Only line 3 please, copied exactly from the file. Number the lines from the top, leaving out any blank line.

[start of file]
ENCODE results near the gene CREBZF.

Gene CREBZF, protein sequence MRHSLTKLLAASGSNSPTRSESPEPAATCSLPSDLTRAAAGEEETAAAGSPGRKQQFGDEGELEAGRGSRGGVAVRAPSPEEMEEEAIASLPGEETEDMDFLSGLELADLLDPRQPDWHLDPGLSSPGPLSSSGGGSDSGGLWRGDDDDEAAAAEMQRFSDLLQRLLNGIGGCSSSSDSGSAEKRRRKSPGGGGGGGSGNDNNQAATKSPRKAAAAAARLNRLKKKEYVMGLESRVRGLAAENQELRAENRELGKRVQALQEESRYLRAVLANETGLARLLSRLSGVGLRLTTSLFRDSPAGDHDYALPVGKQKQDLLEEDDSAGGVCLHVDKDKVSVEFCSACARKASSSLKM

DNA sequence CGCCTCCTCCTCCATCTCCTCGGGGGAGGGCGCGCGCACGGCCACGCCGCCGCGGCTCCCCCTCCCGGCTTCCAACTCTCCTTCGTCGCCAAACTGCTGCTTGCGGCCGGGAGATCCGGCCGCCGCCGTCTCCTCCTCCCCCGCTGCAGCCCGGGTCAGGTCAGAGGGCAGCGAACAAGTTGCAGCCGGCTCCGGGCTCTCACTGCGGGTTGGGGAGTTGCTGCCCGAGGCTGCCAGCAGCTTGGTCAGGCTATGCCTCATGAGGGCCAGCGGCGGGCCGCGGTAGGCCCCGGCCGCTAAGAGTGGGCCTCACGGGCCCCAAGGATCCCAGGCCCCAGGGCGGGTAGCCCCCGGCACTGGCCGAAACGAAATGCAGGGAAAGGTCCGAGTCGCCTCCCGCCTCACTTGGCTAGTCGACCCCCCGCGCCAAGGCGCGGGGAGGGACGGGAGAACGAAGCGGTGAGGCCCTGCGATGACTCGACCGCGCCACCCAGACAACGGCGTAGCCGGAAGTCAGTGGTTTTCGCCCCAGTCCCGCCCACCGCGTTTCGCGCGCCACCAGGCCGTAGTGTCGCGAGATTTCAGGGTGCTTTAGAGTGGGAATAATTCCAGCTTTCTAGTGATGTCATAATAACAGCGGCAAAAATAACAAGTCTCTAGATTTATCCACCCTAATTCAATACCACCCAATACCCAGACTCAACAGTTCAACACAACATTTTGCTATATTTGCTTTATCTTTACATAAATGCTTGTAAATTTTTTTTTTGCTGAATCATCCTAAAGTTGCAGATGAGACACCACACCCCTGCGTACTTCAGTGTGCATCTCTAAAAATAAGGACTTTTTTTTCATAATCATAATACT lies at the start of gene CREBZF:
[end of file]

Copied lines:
DNA sequence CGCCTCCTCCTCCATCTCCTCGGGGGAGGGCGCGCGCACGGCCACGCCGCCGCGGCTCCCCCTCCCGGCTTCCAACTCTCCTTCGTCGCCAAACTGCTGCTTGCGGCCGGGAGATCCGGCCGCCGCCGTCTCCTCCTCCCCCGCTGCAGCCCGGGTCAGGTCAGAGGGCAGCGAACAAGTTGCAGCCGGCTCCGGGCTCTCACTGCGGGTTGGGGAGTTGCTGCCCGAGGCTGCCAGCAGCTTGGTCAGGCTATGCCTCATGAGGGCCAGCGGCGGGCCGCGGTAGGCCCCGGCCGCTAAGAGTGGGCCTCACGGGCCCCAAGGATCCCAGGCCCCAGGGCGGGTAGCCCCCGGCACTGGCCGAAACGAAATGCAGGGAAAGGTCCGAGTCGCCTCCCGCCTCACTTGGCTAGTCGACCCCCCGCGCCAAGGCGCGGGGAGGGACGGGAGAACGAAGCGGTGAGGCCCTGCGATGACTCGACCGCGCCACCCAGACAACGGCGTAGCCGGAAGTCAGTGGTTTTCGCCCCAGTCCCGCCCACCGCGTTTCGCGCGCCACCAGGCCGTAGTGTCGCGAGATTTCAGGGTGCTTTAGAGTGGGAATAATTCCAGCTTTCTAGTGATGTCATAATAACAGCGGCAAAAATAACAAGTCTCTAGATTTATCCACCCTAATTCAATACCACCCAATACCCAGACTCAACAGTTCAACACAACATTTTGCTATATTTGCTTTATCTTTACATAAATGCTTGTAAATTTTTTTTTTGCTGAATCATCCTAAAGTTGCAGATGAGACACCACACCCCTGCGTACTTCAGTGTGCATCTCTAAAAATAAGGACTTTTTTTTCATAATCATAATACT lies at the start of gene CREBZF: